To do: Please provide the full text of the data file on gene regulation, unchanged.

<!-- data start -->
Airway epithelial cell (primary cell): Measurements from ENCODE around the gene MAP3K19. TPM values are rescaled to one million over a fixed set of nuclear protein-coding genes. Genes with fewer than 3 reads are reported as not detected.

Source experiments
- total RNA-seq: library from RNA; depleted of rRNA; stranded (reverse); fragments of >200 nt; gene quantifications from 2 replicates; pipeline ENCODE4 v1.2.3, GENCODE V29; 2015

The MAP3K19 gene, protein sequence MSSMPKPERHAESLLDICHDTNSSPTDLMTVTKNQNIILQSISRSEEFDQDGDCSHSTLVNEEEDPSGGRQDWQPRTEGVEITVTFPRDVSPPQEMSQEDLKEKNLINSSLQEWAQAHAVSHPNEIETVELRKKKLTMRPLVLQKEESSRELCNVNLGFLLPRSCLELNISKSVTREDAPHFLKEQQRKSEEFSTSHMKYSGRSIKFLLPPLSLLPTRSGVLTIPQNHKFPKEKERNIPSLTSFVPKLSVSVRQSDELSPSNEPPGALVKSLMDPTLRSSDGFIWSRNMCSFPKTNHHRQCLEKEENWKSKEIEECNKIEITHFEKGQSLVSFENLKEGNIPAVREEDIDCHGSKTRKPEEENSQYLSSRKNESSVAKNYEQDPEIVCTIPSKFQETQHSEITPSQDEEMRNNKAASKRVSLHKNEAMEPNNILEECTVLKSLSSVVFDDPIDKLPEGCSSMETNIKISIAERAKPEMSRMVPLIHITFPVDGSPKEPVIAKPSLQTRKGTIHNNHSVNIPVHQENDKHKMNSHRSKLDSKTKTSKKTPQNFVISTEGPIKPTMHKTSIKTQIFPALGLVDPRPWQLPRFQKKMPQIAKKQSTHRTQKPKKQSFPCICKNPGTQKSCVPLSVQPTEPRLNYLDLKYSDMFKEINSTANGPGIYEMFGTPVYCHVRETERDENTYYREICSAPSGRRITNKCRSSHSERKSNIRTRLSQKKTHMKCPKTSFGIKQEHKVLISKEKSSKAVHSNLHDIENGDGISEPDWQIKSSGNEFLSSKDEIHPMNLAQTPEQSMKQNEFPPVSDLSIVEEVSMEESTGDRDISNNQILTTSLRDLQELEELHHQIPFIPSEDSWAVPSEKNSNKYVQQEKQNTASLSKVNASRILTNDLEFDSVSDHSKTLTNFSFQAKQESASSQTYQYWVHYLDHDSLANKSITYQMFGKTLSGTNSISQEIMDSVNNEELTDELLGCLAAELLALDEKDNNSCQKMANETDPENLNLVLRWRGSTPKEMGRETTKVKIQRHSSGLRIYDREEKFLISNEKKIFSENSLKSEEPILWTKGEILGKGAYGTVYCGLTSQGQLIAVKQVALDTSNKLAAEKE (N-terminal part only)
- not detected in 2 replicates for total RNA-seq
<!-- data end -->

Airway epithelial cell (primary cell): Measurements from ENCODE around the gene MAP3K19. TPM values are rescaled to one million over a fixed set of nuclear protein-coding genes. Genes with fewer than 3 reads are reported as not detected.

Source experiments
- total RNA-seq: library from RNA; depleted of rRNA; stranded (reverse); fragments of >200 nt; gene quantifications from 2 replicates; pipeline ENCODE4 v1.2.3, GENCODE V29; 2015

The MAP3K19 gene, protein sequence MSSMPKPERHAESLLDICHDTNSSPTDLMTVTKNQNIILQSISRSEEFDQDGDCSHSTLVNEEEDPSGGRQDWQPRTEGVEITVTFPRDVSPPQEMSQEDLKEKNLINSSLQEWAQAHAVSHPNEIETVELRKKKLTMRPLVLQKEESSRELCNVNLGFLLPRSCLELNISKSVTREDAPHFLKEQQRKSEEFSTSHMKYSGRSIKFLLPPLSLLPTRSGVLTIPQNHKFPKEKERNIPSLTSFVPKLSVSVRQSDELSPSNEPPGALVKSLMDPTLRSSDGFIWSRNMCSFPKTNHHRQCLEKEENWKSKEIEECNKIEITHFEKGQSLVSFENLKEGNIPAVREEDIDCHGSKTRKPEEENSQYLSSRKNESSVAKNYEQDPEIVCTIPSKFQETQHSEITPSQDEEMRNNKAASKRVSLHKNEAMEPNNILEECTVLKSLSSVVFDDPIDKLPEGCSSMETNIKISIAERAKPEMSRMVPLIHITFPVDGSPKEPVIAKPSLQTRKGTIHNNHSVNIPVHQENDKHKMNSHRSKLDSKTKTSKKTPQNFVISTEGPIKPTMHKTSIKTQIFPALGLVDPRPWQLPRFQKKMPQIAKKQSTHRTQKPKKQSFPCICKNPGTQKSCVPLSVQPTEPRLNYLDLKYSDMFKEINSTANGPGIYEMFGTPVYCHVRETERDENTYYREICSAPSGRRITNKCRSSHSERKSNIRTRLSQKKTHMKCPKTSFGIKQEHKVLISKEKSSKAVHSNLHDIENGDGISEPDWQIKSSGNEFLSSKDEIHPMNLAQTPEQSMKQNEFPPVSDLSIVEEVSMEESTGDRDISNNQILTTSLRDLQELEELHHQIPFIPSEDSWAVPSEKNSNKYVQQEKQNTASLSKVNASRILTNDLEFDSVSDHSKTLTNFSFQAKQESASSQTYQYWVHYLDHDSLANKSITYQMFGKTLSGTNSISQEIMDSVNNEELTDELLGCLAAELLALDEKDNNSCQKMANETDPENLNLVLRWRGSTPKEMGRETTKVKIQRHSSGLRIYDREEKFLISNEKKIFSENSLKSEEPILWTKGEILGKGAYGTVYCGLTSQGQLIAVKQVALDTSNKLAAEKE (N-terminal part only)
- not detected in 2 replicates for total RNA-seq